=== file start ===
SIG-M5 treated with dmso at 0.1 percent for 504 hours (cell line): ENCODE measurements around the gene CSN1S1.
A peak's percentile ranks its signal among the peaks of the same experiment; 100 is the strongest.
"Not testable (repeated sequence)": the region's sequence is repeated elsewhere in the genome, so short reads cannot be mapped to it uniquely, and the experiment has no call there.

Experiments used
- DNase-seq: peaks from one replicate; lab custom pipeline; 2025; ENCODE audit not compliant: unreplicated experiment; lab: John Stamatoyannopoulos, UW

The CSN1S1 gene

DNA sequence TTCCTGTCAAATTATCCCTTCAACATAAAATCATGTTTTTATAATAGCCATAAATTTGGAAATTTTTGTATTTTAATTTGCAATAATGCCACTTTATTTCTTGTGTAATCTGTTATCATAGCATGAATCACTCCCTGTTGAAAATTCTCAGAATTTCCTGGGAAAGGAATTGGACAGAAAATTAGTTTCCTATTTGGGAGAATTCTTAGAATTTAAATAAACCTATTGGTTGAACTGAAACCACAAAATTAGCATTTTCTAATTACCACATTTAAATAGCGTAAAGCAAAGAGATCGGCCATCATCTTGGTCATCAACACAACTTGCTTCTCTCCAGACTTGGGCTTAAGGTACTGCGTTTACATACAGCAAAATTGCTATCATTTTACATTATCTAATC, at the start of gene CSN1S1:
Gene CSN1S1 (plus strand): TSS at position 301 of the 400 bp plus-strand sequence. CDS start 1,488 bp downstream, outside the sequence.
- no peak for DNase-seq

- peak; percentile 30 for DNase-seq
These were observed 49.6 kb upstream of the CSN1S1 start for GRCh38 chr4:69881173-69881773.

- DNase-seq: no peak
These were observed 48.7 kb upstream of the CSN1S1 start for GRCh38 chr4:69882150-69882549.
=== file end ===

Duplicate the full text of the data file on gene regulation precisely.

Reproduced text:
SIG-M5 treated with dmso at 0.1 percent for 504 hours (cell line): ENCODE measurements around the gene CSN1S1.
A peak's percentile ranks its signal among the peaks of the same experiment; 100 is the strongest.
"Not testable (repeated sequence)": the region's sequence is repeated elsewhere in the genome, so short reads cannot be mapped to it uniquely, and the experiment has no call there.

Experiments used
- DNase-seq: peaks from one replicate; lab custom pipeline; 2025; ENCODE audit not compliant: unreplicated experiment; lab: John Stamatoyannopoulos, UW

The CSN1S1 gene

DNA sequence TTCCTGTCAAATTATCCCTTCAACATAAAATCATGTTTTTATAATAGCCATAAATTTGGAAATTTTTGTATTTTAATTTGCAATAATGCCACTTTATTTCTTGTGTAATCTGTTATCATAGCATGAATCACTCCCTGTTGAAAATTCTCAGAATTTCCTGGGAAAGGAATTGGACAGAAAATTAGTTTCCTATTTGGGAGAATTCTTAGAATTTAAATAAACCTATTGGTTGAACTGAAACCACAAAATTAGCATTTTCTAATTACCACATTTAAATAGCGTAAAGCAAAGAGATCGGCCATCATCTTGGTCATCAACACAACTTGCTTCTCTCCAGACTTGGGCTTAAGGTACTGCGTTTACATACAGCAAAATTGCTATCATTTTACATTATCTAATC, at the start of gene CSN1S1:
Gene CSN1S1 (plus strand): TSS at position 301 of the 400 bp plus-strand sequence. CDS start 1,488 bp downstream, outside the sequence.
- no peak for DNase-seq

- peak; percentile 30 for DNase-seq
These were observed 49.6 kb upstream of the CSN1S1 start for GRCh38 chr4:69881173-69881773.

- DNase-seq: no peak
These were observed 48.7 kb upstream of the CSN1S1 start for GRCh38 chr4:69882150-69882549.